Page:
Birth can be a little unpredictable to say the least! If you work in this field long enough, you are sure to accumulate a few strange, crazy, and even hilarious stories along the way. At times, a birth experience may seem like an episode from “Who’s Line is it Anyway?”, an improv comedy game show where everything is made up and the points don’t matter. The show ran on ABC for nine years and was all about improvising your way through a scene created from random details. For example, the host (Drew Carey) might ask the audience for a scenario (filming a Western movie), then perhaps a type of employment (vacuum salesmen), and finally a random object (rubber chicken). The contestants would then act out a scene where a vacuum salesman is filming a Western movie using a rubber chicken and somehow the cast makes the scene work—it’s gut-busting hysterical! The contestants’ ability to adapt and adjust to any scenario thrown at them is truly remarkable.
Some unpredictable events in labour can also be funny and even laughed about after the fact. Scenario: unplanned home birth, type of employment: pizza delivery guy, and random object: shoe lace. Scene: labour comes on very fast and strong, Mom is on the phone with the midwife when a pizza delivery guys shows up at the door with dinner, demanding cash payment even though pizza was paid for by credit card. While Dad is running around looking for cash, mom’s water breaks. She ends her call with the midwife after deciding to meet at the hospital. Surprise! The next contraction is a pushing contraction and minutes after throwing cash into the pizza delivery guy’s face, Dad delivers his daughter on the kitchen floor… and ties off the umbilical cord with a shoe lace. TRUE STORY! That was the birth of my second child! While those moments in the scene were a little scary, we now joke about how the delivery guy might have delivered a whole lot more than pizza!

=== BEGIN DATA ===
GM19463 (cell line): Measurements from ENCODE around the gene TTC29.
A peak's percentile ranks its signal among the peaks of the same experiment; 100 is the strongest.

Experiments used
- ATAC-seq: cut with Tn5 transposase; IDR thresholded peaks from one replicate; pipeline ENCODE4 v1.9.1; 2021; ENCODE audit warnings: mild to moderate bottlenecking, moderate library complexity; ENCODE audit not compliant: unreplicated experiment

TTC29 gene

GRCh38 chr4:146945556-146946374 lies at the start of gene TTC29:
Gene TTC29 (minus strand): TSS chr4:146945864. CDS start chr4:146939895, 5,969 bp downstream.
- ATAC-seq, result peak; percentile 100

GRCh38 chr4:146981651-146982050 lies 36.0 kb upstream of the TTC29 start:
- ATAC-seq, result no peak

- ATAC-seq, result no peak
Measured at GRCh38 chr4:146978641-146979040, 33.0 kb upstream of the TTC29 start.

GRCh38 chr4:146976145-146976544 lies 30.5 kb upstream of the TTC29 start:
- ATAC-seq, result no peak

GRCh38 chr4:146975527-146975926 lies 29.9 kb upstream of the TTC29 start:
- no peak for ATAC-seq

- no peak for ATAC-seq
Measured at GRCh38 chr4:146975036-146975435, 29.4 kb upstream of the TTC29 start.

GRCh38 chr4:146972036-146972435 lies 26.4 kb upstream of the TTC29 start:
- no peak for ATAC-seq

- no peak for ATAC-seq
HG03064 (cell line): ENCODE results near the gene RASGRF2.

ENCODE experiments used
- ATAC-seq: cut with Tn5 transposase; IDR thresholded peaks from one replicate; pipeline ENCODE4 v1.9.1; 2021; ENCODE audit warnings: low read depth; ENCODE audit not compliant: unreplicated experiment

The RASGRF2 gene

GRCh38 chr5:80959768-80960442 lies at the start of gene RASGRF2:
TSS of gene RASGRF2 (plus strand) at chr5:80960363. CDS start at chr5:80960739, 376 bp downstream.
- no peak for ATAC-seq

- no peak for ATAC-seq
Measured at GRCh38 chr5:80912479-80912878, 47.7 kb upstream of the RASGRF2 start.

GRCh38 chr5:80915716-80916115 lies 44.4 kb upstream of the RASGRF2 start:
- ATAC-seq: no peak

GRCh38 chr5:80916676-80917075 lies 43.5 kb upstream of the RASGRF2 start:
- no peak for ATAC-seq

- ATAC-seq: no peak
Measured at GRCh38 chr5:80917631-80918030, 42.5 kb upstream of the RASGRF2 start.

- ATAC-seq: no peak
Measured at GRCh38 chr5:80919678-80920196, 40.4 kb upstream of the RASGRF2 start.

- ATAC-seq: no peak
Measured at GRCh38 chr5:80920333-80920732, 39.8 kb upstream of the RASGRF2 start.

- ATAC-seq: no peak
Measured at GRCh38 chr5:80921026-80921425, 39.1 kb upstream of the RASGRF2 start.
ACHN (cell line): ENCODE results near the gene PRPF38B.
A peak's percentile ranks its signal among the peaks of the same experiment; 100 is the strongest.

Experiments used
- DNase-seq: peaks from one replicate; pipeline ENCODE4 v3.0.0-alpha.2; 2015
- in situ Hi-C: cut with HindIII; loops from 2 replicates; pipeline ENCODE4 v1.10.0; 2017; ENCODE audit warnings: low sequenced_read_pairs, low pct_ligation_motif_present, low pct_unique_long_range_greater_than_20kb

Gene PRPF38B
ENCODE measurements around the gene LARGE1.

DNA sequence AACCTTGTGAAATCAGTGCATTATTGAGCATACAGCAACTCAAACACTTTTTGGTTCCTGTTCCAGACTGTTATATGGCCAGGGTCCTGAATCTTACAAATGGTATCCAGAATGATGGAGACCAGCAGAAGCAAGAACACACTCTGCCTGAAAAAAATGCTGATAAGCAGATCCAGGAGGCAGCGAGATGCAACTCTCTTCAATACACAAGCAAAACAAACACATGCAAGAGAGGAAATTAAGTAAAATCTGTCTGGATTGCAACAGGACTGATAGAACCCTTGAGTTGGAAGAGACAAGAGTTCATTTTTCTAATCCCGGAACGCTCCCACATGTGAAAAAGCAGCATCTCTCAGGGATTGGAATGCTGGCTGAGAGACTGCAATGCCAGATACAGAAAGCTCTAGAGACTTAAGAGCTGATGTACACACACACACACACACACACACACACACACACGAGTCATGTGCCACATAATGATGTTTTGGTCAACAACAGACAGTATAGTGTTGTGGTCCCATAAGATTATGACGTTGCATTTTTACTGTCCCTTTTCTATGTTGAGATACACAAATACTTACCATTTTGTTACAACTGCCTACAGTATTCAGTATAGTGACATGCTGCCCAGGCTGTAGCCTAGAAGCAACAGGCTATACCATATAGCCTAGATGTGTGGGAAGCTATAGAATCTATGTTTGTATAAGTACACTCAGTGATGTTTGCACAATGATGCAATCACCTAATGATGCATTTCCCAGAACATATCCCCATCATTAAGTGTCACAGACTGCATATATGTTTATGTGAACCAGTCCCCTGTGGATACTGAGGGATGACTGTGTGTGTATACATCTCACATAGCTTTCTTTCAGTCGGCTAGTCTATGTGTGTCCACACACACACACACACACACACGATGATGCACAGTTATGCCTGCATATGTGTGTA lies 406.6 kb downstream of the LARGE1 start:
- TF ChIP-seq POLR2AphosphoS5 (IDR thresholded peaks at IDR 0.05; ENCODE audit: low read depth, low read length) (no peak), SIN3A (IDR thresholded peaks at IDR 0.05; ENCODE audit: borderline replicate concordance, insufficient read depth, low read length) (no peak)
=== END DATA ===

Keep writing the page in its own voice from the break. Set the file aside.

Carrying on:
Think of every labouring woman/couple as contestants on their own improv show called “Labour and Delivery”. While they may have rehearsed and prepared for days, months, or even years, they now need to adjust and respond to the scenarios which are handed them. Some scenarios are anticipated and easy to navigate, while others are unexpected and the cast finds it difficult to adjust and get the scene back on track. But make no mistake, the show must go on!
What is the Doula’s role in this improv show? Are they members of the audience offering up lots of options and suggestions? Maybe they are the host who is filtering through all the comments and ideas to guide the action? How about one of the contestants making decisions in real time to move the scene along? Allow me to suggest that the Doula’s best role is the Stagehand.
Stagehands make sure the scene can run smoothly with minimal distractions. They prepare the contestants for the next step, run lines, prompt missed cues, and anticipate the needs of the contestants. While there is a general “agreed upon outline” of how the scene is supposed to play out, in the end they are there to support the contestants no matter what events transpire or what unexpected turns this improv show takes. Labour is the ultimate “improv” and everything can change at a moment’s notice!
I used to believe that for a Doula to be effective they needed to join the cast. After years of experience however, I’ve shifted my point of view to ‘Stagehand’ narrative. A Doula’s job is to support, but not directly make the decisions. The labouring woman/couple may lean heavily on their Doula throughout labour, but this does not make the Doula a member of the cast. I’m content and effective as an extraordinary stagehand skilled to do all things necessary to keep the true cast members moving forward in their improv scene. Labour and delivery is not the Doula’s life-changing moment in the spotlight…it’s the parents!
CLD, CPD, CCCE, Childbirth Educator Faculty
Teresa has been serving clients across York Region since 2008 as the business owner of My Baby Bump and Stouffville Prenatal. Teresa holds a diploma in Early Childhood Education from St. Lawrence College in Kingston Ontario, and uses this combined skill set to support families through pregnancy, delivery, and parenting. Teresa’s passion to see women achieve their desired birth experience, extends beyond her business and into her volunteer role as a director on the board of the Markham Stouffville Crisis Pregnancy Centre. She became a doula because she believes there is a need for people to understand and experience labour and delivery rather than simply finding a way to deal with the pain. Teresa currently resides in Stouffville, Ontario with her husband and four teenage children.